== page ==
In my source I also added a tight loop after enabling the MMU in the absence of anything else useful to do…

b loop

That’s all the code complete – we can build using the following commands:

arm-none-linux-gnueabi-gcc mmu.s -nostdlib -e start -Ttext=0x40204000
arm-none-linux-gnueabi-objcopy -O binary a.out a.bin
./signGP a.bin 0x40204000
mv a.bin.ift MLO

You may notice that I’ve set the link address (and thus entry point) to be 16KB into the SRAM area (0x40204000) – in other words just after our page tables.

If you compile and execute the code on your BeagleBoard and all has gone well then you should find your BeagleBoard is stuck in the last loop after enabling the MMU.

MMU Enabled (as shown in CSS)

MMU Enabled (as shown in CSS)

If it hasn’t gone too well – then you’re probably seeing data or instruction aborts (exceptions). It may take a number of attempts to get right thus it’s probably good idea to use a debugger and set break points in your exception handlers.

If you reached the tight loop (running with the MMU enabled) then congratulations you have successfully managed to turn on the MMU and live to tell the tale! [© 2011 embedded-bits.co.uk]

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About Andrew Murray

Andrew is an experienced commercial Linux developer with a first class degree in Software Engineering and is the founder of Embedded Bits Limited. His day-to-day role fulfils his passion for learning and provides him with plenty of embedded Linux experience including kernel and embedded applications development on a wide variety of platforms. He loves to talk about boot time reduction and has performed a number of presentations on the topic at technical conferences - he has also been successful in achieving sub-second cold boot on Linux based products. Feel free to drop him an email at amurray@embedded-bits.co.uk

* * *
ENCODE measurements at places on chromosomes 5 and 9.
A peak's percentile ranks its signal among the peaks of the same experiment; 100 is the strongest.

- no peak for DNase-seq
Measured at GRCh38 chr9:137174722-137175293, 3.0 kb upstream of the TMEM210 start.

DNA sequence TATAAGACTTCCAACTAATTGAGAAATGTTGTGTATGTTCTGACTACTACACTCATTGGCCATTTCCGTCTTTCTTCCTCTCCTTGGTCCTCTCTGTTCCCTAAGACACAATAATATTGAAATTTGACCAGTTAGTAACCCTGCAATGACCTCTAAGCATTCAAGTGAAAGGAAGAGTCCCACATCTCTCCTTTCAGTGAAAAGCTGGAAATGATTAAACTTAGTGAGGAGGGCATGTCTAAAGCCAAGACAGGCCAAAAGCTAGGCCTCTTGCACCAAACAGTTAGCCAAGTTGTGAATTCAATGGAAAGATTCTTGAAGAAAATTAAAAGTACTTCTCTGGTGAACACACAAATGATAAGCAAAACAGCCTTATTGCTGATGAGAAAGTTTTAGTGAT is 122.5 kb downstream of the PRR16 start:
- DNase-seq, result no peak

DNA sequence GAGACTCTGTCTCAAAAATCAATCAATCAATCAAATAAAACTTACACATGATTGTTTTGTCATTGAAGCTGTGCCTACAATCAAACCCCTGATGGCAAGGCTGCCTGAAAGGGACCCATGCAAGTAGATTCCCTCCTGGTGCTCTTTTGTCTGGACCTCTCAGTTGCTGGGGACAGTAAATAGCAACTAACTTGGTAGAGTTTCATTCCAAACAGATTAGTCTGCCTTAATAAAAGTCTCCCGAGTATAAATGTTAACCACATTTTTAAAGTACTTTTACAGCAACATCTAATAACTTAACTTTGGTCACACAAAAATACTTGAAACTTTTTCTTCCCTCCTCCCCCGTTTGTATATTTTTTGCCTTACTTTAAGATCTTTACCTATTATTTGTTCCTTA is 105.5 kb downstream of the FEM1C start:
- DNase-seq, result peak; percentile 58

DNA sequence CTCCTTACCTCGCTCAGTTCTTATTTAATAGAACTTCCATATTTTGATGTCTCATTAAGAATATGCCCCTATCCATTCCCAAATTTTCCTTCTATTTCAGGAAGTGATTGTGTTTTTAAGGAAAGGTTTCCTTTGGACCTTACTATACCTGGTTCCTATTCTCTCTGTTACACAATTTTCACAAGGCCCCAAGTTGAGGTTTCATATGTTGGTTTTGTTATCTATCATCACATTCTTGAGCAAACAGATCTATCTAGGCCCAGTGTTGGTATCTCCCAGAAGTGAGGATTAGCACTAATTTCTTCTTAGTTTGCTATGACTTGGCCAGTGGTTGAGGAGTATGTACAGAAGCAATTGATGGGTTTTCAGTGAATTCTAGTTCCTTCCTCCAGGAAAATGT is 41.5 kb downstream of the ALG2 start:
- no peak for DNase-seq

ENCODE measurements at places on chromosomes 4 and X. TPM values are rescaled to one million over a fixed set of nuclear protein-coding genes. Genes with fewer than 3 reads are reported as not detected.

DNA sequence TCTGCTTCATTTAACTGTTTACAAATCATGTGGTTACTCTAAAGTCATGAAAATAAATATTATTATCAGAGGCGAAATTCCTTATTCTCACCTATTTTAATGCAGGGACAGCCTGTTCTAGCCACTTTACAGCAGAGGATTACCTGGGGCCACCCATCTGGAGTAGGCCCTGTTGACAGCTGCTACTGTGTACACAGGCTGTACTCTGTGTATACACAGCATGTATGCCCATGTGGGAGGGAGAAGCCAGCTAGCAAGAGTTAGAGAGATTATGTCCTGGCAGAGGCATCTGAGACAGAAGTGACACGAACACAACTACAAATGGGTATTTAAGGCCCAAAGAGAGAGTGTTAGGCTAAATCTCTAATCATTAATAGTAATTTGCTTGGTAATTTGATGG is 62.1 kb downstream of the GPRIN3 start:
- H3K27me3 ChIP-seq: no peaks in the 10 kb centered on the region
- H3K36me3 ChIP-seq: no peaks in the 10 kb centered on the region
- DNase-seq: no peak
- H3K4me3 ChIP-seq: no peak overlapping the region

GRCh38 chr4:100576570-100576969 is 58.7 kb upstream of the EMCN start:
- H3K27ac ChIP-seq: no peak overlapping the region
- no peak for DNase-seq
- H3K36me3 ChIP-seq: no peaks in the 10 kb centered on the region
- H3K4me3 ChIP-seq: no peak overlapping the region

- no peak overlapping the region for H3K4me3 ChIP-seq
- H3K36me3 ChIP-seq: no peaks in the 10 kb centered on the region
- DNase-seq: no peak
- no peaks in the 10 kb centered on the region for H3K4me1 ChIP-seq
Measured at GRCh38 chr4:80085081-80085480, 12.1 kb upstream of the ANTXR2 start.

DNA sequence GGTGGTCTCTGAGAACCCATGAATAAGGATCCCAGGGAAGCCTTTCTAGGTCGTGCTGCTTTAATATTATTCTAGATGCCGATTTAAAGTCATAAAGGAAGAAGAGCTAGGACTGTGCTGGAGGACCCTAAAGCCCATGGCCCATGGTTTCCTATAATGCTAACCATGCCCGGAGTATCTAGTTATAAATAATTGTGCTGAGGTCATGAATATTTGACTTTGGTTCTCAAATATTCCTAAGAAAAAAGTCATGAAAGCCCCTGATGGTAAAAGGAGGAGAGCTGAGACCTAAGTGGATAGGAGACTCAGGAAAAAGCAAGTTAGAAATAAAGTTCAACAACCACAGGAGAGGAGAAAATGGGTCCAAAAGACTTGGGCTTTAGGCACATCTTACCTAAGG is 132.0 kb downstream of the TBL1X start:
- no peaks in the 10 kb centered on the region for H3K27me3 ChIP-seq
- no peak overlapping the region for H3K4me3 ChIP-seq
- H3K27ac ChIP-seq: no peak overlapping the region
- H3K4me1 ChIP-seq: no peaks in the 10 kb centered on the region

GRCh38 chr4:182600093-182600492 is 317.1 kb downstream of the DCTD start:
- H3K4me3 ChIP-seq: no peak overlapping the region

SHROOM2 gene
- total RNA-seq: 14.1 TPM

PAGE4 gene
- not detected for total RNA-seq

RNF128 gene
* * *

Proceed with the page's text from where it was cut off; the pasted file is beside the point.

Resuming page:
7 Responses to “Turning on an ARM MMU and Living to tell the tale: The code”

  1. Mark August 1, 2011 at 4:08 pm # Reply

    Hi Andrew,

    I was curious how the C++ real-time operating system development is coming along on the beagleboard?

    I created the same for an LPC2378 board. When I looked into porting my OS to the beagleboard (I have a revC4, so it’s OMAP) I concluded that real time was not going to happen on the ARM CPU due to the complexity of the buses. Now that I’ve digested more of the beagleboard’s hardware, I believe the DSP is used to accomplish real time requirements, but have yet to tackle programming it. Also, you must lose all hard real time capabilities as soon as you start using the MMU?

    Are you planning to blog about the development and structure of your OS?


  2. Andrew Murray August 1, 2011 at 7:20 pm # Reply

    Hi Mark,

    Thanks for the comment. The OS is coming along but very slowly – there are many chicken and egg problems which make it difficult to come up with a ‘clean’ design that gives a warm and fuzzy feeling. I’ve got round-robin multi-tasking going with some use of an MMU – but all of this is still in the QEMU emulator.